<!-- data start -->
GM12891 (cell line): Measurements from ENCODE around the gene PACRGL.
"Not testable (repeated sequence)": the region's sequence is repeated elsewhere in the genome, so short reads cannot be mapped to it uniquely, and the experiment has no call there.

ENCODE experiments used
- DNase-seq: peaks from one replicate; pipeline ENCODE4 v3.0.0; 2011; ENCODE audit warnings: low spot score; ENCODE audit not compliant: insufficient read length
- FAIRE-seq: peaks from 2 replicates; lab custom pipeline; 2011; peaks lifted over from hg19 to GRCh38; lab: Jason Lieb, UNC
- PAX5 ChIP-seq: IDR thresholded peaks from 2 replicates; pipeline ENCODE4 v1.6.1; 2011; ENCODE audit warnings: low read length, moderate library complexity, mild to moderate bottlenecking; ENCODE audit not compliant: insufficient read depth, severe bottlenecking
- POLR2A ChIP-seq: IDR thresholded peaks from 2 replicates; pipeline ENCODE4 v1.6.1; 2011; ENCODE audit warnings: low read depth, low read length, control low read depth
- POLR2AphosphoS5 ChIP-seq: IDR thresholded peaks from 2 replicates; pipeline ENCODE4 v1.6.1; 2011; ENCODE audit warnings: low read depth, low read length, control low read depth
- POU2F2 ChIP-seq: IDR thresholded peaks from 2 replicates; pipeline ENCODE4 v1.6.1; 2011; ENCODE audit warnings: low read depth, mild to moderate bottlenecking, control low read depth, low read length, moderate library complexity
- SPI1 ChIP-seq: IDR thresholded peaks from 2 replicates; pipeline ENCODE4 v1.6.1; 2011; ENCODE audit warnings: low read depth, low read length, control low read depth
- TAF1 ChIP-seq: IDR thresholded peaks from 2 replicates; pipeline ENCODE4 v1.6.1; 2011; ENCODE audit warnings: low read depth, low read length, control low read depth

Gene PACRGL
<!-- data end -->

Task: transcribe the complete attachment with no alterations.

GM12891 (cell line): Measurements from ENCODE around the gene PACRGL.
"Not testable (repeated sequence)": the region's sequence is repeated elsewhere in the genome, so short reads cannot be mapped to it uniquely, and the experiment has no call there.

ENCODE experiments used
- DNase-seq: peaks from one replicate; pipeline ENCODE4 v3.0.0; 2011; ENCODE audit warnings: low spot score; ENCODE audit not compliant: insufficient read length
- FAIRE-seq: peaks from 2 replicates; lab custom pipeline; 2011; peaks lifted over from hg19 to GRCh38; lab: Jason Lieb, UNC
- PAX5 ChIP-seq: IDR thresholded peaks from 2 replicates; pipeline ENCODE4 v1.6.1; 2011; ENCODE audit warnings: low read length, moderate library complexity, mild to moderate bottlenecking; ENCODE audit not compliant: insufficient read depth, severe bottlenecking
- POLR2A ChIP-seq: IDR thresholded peaks from 2 replicates; pipeline ENCODE4 v1.6.1; 2011; ENCODE audit warnings: low read depth, low read length, control low read depth
- POLR2AphosphoS5 ChIP-seq: IDR thresholded peaks from 2 replicates; pipeline ENCODE4 v1.6.1; 2011; ENCODE audit warnings: low read depth, low read length, control low read depth
- POU2F2 ChIP-seq: IDR thresholded peaks from 2 replicates; pipeline ENCODE4 v1.6.1; 2011; ENCODE audit warnings: low read depth, mild to moderate bottlenecking, control low read depth, low read length, moderate library complexity
- SPI1 ChIP-seq: IDR thresholded peaks from 2 replicates; pipeline ENCODE4 v1.6.1; 2011; ENCODE audit warnings: low read depth, low read length, control low read depth
- TAF1 ChIP-seq: IDR thresholded peaks from 2 replicates; pipeline ENCODE4 v1.6.1; 2011; ENCODE audit warnings: low read depth, low read length, control low read depth

Gene PACRGL